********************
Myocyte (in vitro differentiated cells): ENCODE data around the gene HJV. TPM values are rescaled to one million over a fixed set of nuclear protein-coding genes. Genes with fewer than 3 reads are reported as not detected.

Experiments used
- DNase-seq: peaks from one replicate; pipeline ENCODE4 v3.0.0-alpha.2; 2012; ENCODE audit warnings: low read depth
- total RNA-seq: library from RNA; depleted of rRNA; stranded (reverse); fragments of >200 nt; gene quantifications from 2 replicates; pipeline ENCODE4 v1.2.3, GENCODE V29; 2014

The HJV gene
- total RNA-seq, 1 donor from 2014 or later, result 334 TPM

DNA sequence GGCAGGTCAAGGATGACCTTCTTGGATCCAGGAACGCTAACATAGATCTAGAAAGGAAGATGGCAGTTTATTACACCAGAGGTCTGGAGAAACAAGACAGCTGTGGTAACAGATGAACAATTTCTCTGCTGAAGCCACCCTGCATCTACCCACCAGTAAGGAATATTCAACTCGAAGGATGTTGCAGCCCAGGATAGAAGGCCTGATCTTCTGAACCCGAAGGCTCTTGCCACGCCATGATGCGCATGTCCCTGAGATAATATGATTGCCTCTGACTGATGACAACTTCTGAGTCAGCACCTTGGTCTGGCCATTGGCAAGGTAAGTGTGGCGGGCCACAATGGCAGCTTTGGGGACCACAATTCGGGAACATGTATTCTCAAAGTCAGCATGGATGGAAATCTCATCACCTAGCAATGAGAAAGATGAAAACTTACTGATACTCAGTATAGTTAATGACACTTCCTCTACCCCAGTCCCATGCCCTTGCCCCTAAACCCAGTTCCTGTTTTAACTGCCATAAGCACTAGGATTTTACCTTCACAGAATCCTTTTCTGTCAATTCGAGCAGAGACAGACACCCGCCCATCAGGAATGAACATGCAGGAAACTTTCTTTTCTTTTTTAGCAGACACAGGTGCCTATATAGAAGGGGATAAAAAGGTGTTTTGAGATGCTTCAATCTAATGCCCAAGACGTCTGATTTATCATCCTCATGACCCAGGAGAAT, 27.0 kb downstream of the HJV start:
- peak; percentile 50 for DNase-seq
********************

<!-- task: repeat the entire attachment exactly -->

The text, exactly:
Myocyte (in vitro differentiated cells): ENCODE data around the gene HJV. TPM values are rescaled to one million over a fixed set of nuclear protein-coding genes. Genes with fewer than 3 reads are reported as not detected.

Experiments used
- DNase-seq: peaks from one replicate; pipeline ENCODE4 v3.0.0-alpha.2; 2012; ENCODE audit warnings: low read depth
- total RNA-seq: library from RNA; depleted of rRNA; stranded (reverse); fragments of >200 nt; gene quantifications from 2 replicates; pipeline ENCODE4 v1.2.3, GENCODE V29; 2014

The HJV gene
- total RNA-seq, 1 donor from 2014 or later, result 334 TPM

DNA sequence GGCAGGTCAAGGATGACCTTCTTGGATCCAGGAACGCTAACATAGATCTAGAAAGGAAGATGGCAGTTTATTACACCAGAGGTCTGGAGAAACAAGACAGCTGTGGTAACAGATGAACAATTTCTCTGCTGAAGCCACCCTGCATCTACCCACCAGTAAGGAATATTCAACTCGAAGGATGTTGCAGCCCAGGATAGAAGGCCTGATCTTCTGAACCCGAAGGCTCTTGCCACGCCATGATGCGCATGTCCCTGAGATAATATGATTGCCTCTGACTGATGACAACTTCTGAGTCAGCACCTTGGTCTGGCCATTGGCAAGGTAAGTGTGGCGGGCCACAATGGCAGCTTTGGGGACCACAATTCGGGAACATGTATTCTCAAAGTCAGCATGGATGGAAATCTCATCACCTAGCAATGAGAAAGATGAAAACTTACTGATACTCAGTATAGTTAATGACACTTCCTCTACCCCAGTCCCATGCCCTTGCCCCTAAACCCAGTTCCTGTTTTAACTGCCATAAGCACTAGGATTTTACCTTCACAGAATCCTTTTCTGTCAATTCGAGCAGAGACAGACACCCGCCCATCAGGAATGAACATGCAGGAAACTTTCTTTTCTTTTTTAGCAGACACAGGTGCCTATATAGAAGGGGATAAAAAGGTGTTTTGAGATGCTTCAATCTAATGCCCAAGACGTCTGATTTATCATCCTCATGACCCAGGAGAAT, 27.0 kb downstream of the HJV start:
- peak; percentile 50 for DNase-seq